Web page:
How to be a Great Leader as an Introvert
Whether you are introverted or extroverted, leading isn’t something that people learn overnight. It can be a difficult skill to grasp and even the best leaders you know may have struggled with it in the past. Introverted doesn’t mean you don’t like to be around people, it just means that you may feel more energised after time alone. It’s all about finding the right balance for you and making the most out of your role.
Being able to lead others well is a skill that changes over time and can depend on the type of people in your team and the company you’re in. Company culture can play a huge part in how people should be managed. If you’re an introvert, the thought of leading others can be really daunting to begin with. But if you decide to take your career in this direction, there is no reason introverts cannot succeed.
Get to know your team
Everyone on your team is going to be different, they are going to have different strengths and experience. People from different backgrounds can bring new ideas, skills, and personality to the workplace, so start of by getting to know everyone from the get-go.
Break the ice! When you’re new to a role, especially in a leadership position, it’s crucial to show your team that you are genuinely interested in what they have to offer. Maybe plan an icebreaker lunch, doesn’t have to be anywhere special, just showing them your interest is enough. Don’t make this compulsory though, if someone is uncomfortable with the idea, get to know them in a way that suits them.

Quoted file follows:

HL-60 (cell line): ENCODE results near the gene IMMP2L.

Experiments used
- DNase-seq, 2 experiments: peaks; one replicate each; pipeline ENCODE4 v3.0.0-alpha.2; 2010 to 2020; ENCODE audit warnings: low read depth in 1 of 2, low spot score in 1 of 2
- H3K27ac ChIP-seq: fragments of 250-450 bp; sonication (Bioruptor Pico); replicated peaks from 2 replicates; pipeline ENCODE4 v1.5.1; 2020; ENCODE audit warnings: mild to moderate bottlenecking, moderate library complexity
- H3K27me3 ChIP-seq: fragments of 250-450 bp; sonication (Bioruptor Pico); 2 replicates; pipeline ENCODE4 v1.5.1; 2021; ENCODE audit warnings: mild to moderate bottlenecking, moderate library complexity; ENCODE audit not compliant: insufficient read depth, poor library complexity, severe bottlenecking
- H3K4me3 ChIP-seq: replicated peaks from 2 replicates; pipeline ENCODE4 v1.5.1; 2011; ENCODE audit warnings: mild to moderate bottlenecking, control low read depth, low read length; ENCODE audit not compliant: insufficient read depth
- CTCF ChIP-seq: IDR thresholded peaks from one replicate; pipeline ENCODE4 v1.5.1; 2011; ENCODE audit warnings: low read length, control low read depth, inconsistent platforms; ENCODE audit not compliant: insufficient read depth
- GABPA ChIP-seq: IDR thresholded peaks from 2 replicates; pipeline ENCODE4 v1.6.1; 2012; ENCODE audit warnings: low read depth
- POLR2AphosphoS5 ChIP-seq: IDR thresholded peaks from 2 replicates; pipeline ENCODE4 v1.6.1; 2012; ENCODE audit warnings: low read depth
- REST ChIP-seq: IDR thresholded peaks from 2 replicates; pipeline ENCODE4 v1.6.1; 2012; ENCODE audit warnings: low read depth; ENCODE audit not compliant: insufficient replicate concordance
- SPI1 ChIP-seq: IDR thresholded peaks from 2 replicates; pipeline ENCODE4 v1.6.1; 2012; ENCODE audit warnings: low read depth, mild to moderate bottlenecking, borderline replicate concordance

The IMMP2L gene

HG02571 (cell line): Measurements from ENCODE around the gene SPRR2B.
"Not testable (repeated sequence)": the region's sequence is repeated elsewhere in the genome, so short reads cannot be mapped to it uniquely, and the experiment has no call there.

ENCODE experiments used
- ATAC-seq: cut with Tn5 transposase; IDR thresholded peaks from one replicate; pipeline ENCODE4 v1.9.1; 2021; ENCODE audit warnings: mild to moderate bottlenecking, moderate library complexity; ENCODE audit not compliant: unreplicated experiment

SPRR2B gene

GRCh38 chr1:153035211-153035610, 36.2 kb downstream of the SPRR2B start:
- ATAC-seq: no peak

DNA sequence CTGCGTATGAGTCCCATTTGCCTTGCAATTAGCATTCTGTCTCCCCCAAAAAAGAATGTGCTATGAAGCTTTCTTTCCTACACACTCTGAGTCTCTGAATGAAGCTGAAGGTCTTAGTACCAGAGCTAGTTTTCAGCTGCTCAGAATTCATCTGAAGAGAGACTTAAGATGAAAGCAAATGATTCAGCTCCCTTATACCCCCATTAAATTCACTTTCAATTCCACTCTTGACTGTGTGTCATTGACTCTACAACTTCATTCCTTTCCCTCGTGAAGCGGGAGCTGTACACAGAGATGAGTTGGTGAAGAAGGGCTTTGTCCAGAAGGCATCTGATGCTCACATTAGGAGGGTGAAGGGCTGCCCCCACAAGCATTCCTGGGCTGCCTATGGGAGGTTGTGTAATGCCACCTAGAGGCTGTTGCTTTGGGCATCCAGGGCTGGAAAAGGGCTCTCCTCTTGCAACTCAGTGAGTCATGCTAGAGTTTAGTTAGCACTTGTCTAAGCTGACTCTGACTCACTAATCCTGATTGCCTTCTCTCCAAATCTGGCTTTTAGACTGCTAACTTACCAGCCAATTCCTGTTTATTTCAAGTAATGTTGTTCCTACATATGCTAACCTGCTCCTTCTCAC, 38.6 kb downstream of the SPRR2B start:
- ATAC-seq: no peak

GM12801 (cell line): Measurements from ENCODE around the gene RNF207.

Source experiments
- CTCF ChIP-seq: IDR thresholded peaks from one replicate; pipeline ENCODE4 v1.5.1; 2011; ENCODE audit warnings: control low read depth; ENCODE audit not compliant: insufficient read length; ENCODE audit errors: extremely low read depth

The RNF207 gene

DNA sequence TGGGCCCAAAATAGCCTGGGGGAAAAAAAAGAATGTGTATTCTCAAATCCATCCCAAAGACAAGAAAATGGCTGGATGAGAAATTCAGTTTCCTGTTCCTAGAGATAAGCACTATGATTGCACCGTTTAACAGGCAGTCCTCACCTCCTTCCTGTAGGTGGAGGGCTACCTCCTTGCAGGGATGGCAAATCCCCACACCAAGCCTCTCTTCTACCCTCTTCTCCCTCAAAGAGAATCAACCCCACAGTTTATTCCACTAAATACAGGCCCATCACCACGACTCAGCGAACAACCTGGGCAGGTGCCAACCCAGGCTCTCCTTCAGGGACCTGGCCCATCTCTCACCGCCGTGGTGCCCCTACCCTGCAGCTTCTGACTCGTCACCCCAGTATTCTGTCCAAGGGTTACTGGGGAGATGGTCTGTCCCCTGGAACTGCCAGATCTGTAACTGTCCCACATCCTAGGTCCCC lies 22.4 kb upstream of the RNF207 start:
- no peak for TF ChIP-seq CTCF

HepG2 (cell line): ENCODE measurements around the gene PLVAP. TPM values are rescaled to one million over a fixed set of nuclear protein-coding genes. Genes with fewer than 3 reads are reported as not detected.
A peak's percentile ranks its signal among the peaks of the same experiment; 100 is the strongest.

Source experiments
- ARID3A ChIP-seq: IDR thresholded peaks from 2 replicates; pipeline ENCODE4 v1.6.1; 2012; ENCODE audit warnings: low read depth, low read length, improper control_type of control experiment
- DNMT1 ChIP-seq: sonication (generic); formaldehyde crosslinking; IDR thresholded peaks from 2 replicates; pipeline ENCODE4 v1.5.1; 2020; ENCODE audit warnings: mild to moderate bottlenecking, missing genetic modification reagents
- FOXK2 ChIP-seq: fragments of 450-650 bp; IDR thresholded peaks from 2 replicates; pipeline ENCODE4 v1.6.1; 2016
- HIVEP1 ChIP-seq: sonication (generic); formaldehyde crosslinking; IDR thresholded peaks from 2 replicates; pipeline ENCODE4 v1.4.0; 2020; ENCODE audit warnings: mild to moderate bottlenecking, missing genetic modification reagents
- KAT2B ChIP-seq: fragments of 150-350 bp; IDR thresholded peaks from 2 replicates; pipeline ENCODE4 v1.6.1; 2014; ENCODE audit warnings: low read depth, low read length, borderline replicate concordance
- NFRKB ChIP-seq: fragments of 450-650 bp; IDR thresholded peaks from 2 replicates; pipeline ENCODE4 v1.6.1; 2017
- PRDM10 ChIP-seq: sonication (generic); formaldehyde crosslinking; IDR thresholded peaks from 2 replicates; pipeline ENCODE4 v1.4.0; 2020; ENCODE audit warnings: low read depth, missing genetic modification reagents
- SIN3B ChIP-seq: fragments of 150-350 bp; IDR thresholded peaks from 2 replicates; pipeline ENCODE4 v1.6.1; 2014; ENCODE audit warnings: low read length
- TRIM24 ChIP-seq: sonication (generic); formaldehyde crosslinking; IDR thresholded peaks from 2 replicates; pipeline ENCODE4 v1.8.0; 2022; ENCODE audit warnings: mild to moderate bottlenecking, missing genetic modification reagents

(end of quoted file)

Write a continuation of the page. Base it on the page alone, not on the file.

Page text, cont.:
Keep up to date with your team and ensure that you are holding meetings that are suitable for everyone. Show them support and if they prefer weekly or monthly update meetings, work with there schedules and find a plan that fits. This may take a while to get to grips with, but you’ll find a plan that works for you and your team. It’s all about good communication.
It can be easy to forget that your team are just like you. They have the same worries and stresses about work, so don’t try and seem perfect. It may also take longer to get to know certain team members, you can’t force a working relationship, but you can cultivate one over time. Regular one to one meetings with your staff are also a great way of getting to know them and being a good leader. Again, find what works best for them as individuals.
What kind of leader do you want to be?
It’s important to let your team know your boundaries and don’t be afraid for them to get to know you a bit better. It’s all well and good learning more about them and working with their strengths, but don’t forget about you as well!
Long story short, no one likes a manager that needs to know their every move. So, an introverted personality might actually help you more than you could have thought. Most people like to just get on with their work, have planned meetings and just go with it. Micromanagement is not something that is sought after by very many employees. There are times when you will have to keep work as work and juts be with yourself. Don’t worry about always having to be there, trust in your team and it will all work out.
Use your strengths